‘I forget what it’s called,’ Des says. ‘One of them sites you use to look at prices of stuff.’
‘Oh yeah?’ Lorraine waves a limp hand in front of her face, wafting away the first fog of smoke.
Des goes to the fridge and takes out a bottle of beer. His fingers leave greasy smears on the green glass and he has to put the bottle between his thighs to open it, wipes his palms on his jeans.
‘So how comes I’ve not heard of this rich Jim before?’ Lorraine asks.
‘Well he never came to the wedding,’ Karen says. ‘To be fair though,’ she taps a cigarette from the packet, ‘we never actually invited him.’
‘Why not?’ Lorraine asks, eyes bright, looking from Karen to Des to Karen. Karen gives her a look. ‘Oh…’ Lorraine says. And then, ‘So they went to your first one Des?’
‘Harry and Des’ ex are very close,’ Karen tells her mother, talking slowly, raising her eyebrows.
‘They used to be close,’ Des interrupts. ‘I’m not sure they still are. Besides, I was closer to Jim back in them days.’
‘They were mods together weren’t you, Des?’ Karen smiles. ‘Tell Mum. Show her that photo.’
‘Your mum knows all about mods, she don’t need to see a picture of me dressed as one.’
‘I was a bit of a mod myself I’ll have you know,’ Lorraine says. ‘I was one the first time round. Sixties. Proper mod.’ She rests her cigarette on the ashtray and walks to the fridge. Her sandals make a hard clip-clop on the vinyl floorboards. ‘So he’s done well for himself then,’ she says, pouring a tumbler from the water filter.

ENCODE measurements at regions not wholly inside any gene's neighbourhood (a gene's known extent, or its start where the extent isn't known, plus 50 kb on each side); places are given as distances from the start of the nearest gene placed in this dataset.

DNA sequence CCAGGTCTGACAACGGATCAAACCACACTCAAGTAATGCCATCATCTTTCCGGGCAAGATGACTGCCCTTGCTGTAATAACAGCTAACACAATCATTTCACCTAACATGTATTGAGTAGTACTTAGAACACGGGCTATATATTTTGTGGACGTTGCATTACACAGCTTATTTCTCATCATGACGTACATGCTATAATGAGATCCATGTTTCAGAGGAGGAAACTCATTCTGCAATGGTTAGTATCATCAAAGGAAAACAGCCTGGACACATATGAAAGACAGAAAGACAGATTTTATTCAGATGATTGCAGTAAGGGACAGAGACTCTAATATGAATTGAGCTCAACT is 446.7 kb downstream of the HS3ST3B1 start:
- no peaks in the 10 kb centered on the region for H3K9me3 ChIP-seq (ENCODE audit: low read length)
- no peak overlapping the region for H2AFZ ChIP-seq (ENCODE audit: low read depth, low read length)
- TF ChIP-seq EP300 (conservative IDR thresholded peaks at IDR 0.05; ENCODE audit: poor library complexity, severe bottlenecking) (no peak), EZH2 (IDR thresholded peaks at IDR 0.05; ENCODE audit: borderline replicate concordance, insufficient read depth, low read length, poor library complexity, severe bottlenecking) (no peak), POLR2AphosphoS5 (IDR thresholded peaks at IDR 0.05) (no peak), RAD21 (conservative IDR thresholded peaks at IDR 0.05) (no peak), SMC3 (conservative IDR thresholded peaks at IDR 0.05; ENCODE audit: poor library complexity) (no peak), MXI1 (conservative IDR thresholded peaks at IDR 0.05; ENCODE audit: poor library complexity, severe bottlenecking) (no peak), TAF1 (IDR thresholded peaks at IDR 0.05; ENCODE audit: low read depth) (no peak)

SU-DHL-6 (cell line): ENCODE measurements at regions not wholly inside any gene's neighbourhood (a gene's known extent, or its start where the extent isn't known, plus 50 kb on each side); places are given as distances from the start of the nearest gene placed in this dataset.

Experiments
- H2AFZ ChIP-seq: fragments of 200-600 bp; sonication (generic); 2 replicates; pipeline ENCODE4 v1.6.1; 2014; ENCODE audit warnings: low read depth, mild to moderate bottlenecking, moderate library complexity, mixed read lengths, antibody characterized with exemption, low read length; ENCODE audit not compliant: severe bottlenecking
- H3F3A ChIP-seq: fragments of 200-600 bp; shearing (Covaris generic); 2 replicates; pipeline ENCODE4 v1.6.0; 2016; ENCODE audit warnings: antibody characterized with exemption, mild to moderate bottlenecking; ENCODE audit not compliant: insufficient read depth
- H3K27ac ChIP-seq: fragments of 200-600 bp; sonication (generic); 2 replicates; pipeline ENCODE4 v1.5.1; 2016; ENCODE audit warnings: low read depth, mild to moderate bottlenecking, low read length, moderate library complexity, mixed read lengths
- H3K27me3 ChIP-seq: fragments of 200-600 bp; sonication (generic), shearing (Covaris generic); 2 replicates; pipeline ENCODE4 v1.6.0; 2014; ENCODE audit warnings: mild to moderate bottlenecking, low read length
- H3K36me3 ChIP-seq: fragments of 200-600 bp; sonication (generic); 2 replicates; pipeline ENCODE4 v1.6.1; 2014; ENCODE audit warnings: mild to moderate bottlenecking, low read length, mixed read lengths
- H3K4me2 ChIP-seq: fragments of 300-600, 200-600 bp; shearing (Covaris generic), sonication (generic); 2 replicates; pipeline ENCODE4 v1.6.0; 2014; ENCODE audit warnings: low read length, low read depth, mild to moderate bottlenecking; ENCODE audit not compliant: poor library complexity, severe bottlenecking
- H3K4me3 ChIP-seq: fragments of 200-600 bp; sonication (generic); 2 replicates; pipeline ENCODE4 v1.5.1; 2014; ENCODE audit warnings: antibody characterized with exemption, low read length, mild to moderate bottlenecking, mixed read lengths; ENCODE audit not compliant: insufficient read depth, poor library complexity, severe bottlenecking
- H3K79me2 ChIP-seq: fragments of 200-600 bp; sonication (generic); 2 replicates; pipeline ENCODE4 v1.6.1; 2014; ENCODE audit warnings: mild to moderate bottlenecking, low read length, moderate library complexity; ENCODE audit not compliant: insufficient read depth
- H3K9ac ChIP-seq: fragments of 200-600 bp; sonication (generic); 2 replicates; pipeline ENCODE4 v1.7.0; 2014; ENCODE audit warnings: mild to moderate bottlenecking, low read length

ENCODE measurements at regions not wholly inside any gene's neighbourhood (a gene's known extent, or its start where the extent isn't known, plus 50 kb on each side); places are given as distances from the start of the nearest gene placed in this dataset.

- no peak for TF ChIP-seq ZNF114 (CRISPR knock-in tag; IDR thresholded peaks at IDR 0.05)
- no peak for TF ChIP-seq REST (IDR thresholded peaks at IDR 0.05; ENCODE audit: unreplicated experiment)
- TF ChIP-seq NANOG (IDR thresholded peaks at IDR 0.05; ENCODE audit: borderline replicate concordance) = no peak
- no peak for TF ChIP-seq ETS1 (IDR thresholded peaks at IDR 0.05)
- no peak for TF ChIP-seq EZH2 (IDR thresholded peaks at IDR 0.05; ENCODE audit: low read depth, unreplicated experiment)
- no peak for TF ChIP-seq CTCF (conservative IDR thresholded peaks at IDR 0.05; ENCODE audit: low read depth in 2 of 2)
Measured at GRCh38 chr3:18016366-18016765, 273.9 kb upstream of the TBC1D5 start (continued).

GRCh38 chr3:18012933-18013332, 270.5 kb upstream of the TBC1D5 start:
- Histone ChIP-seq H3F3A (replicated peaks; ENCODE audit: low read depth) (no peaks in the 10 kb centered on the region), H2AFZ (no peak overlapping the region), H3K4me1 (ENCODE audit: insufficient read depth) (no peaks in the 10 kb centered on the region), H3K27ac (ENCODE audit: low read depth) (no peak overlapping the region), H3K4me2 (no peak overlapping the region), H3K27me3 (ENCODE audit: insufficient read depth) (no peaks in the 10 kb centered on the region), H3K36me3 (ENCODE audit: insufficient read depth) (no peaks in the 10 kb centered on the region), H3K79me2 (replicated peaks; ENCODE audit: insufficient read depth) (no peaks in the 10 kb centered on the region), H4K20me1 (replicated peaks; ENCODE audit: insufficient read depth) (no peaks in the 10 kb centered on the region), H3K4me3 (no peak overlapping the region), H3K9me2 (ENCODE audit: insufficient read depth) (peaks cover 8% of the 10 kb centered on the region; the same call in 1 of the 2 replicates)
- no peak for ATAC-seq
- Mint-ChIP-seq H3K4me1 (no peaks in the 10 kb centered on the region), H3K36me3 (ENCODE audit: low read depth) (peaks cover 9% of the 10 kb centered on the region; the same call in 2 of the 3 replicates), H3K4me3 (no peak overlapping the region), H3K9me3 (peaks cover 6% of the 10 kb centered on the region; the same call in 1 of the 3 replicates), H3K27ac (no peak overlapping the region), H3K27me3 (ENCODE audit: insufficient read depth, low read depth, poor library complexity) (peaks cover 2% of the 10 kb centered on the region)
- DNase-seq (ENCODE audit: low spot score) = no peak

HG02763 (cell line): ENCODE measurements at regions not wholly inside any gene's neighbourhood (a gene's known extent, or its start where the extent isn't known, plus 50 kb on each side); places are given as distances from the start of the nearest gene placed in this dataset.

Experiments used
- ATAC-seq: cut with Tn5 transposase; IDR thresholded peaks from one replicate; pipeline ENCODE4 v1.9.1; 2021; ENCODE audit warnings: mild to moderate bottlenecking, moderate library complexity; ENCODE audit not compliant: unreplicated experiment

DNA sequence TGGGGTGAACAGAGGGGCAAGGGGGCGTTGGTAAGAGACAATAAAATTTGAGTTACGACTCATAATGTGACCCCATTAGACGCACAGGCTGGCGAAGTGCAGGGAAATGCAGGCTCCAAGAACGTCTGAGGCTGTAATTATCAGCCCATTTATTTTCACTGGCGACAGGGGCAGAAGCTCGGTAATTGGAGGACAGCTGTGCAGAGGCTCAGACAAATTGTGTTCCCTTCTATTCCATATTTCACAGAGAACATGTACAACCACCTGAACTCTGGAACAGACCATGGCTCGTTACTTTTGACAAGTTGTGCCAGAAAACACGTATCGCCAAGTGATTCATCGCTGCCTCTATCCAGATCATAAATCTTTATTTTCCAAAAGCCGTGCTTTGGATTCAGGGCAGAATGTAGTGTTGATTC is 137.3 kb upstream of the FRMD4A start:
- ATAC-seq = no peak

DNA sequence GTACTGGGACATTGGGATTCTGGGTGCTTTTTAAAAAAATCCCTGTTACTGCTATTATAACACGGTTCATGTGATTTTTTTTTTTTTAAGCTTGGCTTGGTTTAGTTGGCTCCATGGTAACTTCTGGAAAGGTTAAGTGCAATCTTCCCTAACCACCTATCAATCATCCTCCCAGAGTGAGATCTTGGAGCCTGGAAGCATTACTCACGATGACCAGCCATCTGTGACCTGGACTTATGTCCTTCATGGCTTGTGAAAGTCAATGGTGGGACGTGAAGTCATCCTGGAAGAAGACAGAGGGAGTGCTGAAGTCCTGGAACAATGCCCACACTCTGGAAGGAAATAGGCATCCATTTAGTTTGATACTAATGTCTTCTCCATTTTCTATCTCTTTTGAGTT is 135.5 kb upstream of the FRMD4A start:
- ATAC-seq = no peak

‘He has now,’ Des says, scratching his elbow. ‘That’s recent really. Last ten, fifteen years. Reckon I made more than him when we were thirty.’
‘Ha!’ Lorraine says, ‘How things change!’ And she pokes Des in the ribs, winks at him as she returns to her seat.
It doesn’t hurt, and it does.
‘So was he there last night?’ Lorraine asks. ‘At the party?’
‘Yeah,’ Karen says. ‘You couldn’t tear them apart!’
Des goes back to the sink. He puts his beer down and brings the bottle of moisturiser he’s been prescribed closer to his face; reads the ingredients. Hydrocortisone. Urea. Lactic acid. He squeezes more out onto his knuckles, pats it gently into the skin, enough to ease some itching.
He knew Jim would be there – everybody would be there – but it still surprised him.
‘Not seen you round these parts for a while,’ Des said to him, cowboy-style, as they stood shoulder to shoulder, elbows on the bar.
‘Not since the funeral,’ Jim said. ‘Trying to stay out of trouble.’
They laughed. Des ironed out a tenner between two fingers.